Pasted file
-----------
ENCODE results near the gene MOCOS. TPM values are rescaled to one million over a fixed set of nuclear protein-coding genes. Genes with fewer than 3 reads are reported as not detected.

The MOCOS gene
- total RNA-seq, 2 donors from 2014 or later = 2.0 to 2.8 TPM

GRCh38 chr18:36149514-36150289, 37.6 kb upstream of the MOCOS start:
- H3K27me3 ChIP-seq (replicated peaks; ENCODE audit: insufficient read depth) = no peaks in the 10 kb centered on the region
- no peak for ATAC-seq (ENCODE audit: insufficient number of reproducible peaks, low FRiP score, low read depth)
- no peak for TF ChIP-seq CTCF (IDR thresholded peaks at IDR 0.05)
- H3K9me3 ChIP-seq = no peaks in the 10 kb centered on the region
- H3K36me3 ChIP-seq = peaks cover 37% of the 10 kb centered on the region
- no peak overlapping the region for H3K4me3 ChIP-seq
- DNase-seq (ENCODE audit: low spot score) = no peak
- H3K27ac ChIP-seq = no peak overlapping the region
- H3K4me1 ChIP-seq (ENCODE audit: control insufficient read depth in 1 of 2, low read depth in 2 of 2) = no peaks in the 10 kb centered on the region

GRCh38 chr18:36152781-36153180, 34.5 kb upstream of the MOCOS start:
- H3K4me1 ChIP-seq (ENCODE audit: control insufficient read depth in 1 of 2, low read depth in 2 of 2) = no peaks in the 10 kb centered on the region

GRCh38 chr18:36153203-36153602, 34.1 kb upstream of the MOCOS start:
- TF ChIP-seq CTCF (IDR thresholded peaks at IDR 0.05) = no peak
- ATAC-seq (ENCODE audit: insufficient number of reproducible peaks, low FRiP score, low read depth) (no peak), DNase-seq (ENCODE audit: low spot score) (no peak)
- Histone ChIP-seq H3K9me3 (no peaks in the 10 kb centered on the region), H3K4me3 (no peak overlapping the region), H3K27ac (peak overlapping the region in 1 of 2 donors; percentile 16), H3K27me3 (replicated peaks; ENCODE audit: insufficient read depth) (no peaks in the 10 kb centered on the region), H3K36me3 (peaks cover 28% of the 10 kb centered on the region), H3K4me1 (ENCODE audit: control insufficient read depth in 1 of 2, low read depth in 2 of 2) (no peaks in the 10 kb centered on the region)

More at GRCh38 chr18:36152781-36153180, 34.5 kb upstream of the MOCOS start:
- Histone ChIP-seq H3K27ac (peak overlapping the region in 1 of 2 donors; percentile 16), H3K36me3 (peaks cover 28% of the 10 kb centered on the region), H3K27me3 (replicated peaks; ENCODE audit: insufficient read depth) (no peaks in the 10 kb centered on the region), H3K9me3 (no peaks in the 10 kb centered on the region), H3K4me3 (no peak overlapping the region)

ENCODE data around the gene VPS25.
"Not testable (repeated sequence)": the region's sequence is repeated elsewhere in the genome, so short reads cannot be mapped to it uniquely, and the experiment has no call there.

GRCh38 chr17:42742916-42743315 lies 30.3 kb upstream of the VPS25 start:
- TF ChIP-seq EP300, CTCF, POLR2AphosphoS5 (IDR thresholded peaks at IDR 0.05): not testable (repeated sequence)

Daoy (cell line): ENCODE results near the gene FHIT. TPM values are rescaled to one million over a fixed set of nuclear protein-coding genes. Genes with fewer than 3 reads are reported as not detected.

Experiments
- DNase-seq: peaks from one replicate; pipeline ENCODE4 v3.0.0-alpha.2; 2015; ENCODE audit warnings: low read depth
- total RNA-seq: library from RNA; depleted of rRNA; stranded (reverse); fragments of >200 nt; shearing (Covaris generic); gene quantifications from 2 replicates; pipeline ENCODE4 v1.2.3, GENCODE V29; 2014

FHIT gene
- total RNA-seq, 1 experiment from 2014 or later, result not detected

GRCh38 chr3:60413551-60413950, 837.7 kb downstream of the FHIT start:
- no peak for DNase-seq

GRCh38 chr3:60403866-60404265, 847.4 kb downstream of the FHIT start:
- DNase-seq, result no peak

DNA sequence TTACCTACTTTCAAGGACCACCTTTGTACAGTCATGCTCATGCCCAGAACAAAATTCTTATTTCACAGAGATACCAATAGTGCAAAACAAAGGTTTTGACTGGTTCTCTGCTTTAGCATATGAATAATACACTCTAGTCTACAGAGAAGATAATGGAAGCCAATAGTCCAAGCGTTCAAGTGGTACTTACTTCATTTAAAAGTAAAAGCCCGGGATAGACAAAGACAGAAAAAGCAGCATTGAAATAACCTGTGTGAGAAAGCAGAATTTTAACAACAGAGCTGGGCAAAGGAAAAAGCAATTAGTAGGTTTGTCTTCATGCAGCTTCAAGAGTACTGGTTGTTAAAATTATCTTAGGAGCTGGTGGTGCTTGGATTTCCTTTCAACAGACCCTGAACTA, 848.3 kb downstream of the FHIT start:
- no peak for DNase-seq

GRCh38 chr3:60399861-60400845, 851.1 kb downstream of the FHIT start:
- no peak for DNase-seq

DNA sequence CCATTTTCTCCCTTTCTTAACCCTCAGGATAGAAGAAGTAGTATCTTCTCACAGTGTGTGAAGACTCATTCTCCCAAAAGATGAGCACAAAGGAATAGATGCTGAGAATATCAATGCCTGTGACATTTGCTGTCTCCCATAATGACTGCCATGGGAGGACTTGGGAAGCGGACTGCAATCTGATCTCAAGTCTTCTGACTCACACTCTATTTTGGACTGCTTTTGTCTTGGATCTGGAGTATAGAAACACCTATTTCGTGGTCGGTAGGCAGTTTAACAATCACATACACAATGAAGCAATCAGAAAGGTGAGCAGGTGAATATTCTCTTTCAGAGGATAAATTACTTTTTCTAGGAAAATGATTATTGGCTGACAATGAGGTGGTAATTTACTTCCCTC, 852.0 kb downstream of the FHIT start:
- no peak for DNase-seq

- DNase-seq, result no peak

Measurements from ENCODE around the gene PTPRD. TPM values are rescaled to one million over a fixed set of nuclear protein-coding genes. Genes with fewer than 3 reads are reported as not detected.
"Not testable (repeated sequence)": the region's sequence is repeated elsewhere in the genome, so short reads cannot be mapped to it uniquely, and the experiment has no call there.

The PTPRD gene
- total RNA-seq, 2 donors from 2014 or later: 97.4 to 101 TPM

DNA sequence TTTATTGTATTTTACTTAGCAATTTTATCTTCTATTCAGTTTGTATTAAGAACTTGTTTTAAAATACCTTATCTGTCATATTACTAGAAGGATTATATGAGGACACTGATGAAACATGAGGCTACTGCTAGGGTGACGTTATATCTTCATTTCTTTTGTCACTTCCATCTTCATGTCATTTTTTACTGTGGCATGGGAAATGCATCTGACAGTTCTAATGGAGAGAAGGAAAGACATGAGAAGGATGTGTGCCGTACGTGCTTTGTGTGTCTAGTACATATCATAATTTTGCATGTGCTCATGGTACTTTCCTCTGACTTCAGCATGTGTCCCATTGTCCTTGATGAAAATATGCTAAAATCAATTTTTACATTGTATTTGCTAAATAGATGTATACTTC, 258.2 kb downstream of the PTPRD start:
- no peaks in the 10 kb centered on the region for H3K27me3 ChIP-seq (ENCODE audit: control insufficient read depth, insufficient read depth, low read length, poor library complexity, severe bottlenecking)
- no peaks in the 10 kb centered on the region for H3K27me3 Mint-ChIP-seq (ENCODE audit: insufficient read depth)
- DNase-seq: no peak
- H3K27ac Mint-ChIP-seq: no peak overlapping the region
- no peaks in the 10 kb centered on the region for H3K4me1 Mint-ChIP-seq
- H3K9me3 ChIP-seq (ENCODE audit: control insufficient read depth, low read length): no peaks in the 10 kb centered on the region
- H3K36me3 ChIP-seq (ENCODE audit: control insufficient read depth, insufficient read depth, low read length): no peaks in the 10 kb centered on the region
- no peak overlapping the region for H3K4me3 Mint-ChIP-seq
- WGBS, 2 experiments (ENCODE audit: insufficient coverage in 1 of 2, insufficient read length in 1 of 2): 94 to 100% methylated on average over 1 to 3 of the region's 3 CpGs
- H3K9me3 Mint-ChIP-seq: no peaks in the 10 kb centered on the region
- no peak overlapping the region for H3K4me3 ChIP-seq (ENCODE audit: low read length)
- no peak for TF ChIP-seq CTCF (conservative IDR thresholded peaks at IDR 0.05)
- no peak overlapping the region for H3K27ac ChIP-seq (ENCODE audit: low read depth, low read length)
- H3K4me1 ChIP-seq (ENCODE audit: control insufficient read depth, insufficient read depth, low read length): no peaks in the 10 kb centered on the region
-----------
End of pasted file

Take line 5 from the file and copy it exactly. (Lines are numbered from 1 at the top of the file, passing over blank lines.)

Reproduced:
- H3K27me3 ChIP-seq (replicated peaks; ENCODE audit: insufficient read depth) = no peaks in the 10 kb centered on the region